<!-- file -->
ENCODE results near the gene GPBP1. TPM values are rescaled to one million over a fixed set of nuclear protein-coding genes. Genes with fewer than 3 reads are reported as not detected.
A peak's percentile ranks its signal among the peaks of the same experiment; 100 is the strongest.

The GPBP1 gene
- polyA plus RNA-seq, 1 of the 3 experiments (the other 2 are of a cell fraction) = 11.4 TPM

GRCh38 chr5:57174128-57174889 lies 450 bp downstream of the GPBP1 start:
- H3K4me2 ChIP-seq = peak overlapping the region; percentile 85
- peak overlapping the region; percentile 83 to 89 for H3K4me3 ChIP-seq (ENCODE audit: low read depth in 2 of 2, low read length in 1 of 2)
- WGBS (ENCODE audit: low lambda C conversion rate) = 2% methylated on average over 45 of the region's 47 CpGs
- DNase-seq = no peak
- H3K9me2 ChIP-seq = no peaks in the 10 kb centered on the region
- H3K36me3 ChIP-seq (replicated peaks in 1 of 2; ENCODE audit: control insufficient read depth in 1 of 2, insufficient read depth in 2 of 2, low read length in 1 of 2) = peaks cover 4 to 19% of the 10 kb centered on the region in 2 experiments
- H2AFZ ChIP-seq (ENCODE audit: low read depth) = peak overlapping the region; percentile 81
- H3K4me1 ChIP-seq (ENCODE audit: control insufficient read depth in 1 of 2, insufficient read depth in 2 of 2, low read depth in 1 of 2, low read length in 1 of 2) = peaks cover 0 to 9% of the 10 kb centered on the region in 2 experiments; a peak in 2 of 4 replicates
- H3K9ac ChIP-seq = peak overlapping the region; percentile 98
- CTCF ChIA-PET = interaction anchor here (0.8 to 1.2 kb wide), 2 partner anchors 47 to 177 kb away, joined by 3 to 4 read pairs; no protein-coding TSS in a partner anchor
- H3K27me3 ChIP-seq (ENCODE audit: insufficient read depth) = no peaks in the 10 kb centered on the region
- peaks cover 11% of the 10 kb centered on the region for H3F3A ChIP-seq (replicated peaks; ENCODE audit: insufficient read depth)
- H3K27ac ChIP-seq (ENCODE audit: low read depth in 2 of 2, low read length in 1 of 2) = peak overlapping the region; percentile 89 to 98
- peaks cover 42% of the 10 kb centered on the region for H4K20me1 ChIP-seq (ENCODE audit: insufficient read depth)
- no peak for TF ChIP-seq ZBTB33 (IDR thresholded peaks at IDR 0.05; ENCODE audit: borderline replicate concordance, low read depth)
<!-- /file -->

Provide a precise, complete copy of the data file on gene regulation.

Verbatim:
ENCODE results near the gene GPBP1. TPM values are rescaled to one million over a fixed set of nuclear protein-coding genes. Genes with fewer than 3 reads are reported as not detected.
A peak's percentile ranks its signal among the peaks of the same experiment; 100 is the strongest.

The GPBP1 gene
- polyA plus RNA-seq, 1 of the 3 experiments (the other 2 are of a cell fraction) = 11.4 TPM

GRCh38 chr5:57174128-57174889 lies 450 bp downstream of the GPBP1 start:
- H3K4me2 ChIP-seq = peak overlapping the region; percentile 85
- peak overlapping the region; percentile 83 to 89 for H3K4me3 ChIP-seq (ENCODE audit: low read depth in 2 of 2, low read length in 1 of 2)
- WGBS (ENCODE audit: low lambda C conversion rate) = 2% methylated on average over 45 of the region's 47 CpGs
- DNase-seq = no peak
- H3K9me2 ChIP-seq = no peaks in the 10 kb centered on the region
- H3K36me3 ChIP-seq (replicated peaks in 1 of 2; ENCODE audit: control insufficient read depth in 1 of 2, insufficient read depth in 2 of 2, low read length in 1 of 2) = peaks cover 4 to 19% of the 10 kb centered on the region in 2 experiments
- H2AFZ ChIP-seq (ENCODE audit: low read depth) = peak overlapping the region; percentile 81
- H3K4me1 ChIP-seq (ENCODE audit: control insufficient read depth in 1 of 2, insufficient read depth in 2 of 2, low read depth in 1 of 2, low read length in 1 of 2) = peaks cover 0 to 9% of the 10 kb centered on the region in 2 experiments; a peak in 2 of 4 replicates
- H3K9ac ChIP-seq = peak overlapping the region; percentile 98
- CTCF ChIA-PET = interaction anchor here (0.8 to 1.2 kb wide), 2 partner anchors 47 to 177 kb away, joined by 3 to 4 read pairs; no protein-coding TSS in a partner anchor
- H3K27me3 ChIP-seq (ENCODE audit: insufficient read depth) = no peaks in the 10 kb centered on the region
- peaks cover 11% of the 10 kb centered on the region for H3F3A ChIP-seq (replicated peaks; ENCODE audit: insufficient read depth)
- H3K27ac ChIP-seq (ENCODE audit: low read depth in 2 of 2, low read length in 1 of 2) = peak overlapping the region; percentile 89 to 98
- peaks cover 42% of the 10 kb centered on the region for H4K20me1 ChIP-seq (ENCODE audit: insufficient read depth)
- no peak for TF ChIP-seq ZBTB33 (IDR thresholded peaks at IDR 0.05; ENCODE audit: borderline replicate concordance, low read depth)